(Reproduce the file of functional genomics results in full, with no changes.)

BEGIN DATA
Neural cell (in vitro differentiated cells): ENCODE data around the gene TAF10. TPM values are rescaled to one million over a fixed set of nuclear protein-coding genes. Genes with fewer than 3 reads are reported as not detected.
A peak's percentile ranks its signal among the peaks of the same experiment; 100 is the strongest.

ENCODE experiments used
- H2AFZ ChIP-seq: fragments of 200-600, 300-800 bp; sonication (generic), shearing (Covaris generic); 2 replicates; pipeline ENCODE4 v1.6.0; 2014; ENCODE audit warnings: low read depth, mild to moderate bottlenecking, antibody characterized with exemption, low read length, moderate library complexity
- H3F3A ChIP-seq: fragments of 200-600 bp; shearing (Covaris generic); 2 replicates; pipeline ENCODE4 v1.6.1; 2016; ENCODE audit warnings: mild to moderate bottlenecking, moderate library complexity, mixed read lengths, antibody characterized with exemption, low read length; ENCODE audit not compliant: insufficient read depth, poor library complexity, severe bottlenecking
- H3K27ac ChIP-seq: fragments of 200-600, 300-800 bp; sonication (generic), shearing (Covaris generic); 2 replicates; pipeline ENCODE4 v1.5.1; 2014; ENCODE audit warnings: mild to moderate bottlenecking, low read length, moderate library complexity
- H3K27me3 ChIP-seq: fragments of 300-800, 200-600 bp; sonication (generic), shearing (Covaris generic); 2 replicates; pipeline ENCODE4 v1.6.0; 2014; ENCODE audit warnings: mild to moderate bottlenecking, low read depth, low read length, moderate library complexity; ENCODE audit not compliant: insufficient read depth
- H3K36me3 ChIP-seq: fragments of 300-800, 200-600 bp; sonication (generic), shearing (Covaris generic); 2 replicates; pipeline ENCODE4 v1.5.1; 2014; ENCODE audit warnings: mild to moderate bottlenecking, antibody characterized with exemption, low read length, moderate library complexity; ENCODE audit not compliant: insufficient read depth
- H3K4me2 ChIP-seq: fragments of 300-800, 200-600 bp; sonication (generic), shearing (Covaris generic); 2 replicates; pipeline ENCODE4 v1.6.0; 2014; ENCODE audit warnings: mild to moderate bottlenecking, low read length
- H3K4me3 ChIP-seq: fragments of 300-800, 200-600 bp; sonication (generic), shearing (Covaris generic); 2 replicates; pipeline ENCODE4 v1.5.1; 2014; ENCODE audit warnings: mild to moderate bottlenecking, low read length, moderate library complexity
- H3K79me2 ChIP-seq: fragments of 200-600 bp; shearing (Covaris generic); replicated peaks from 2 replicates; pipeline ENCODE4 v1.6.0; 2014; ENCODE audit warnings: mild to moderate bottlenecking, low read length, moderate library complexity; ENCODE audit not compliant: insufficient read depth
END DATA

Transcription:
Neural cell (in vitro differentiated cells): ENCODE data around the gene TAF10. TPM values are rescaled to one million over a fixed set of nuclear protein-coding genes. Genes with fewer than 3 reads are reported as not detected.
A peak's percentile ranks its signal among the peaks of the same experiment; 100 is the strongest.

ENCODE experiments used
- H2AFZ ChIP-seq: fragments of 200-600, 300-800 bp; sonication (generic), shearing (Covaris generic); 2 replicates; pipeline ENCODE4 v1.6.0; 2014; ENCODE audit warnings: low read depth, mild to moderate bottlenecking, antibody characterized with exemption, low read length, moderate library complexity
- H3F3A ChIP-seq: fragments of 200-600 bp; shearing (Covaris generic); 2 replicates; pipeline ENCODE4 v1.6.1; 2016; ENCODE audit warnings: mild to moderate bottlenecking, moderate library complexity, mixed read lengths, antibody characterized with exemption, low read length; ENCODE audit not compliant: insufficient read depth, poor library complexity, severe bottlenecking
- H3K27ac ChIP-seq: fragments of 200-600, 300-800 bp; sonication (generic), shearing (Covaris generic); 2 replicates; pipeline ENCODE4 v1.5.1; 2014; ENCODE audit warnings: mild to moderate bottlenecking, low read length, moderate library complexity
- H3K27me3 ChIP-seq: fragments of 300-800, 200-600 bp; sonication (generic), shearing (Covaris generic); 2 replicates; pipeline ENCODE4 v1.6.0; 2014; ENCODE audit warnings: mild to moderate bottlenecking, low read depth, low read length, moderate library complexity; ENCODE audit not compliant: insufficient read depth
- H3K36me3 ChIP-seq: fragments of 300-800, 200-600 bp; sonication (generic), shearing (Covaris generic); 2 replicates; pipeline ENCODE4 v1.5.1; 2014; ENCODE audit warnings: mild to moderate bottlenecking, antibody characterized with exemption, low read length, moderate library complexity; ENCODE audit not compliant: insufficient read depth
- H3K4me2 ChIP-seq: fragments of 300-800, 200-600 bp; sonication (generic), shearing (Covaris generic); 2 replicates; pipeline ENCODE4 v1.6.0; 2014; ENCODE audit warnings: mild to moderate bottlenecking, low read length
- H3K4me3 ChIP-seq: fragments of 300-800, 200-600 bp; sonication (generic), shearing (Covaris generic); 2 replicates; pipeline ENCODE4 v1.5.1; 2014; ENCODE audit warnings: mild to moderate bottlenecking, low read length, moderate library complexity
- H3K79me2 ChIP-seq: fragments of 200-600 bp; shearing (Covaris generic); replicated peaks from 2 replicates; pipeline ENCODE4 v1.6.0; 2014; ENCODE audit warnings: mild to moderate bottlenecking, low read length, moderate library complexity; ENCODE audit not compliant: insufficient read depth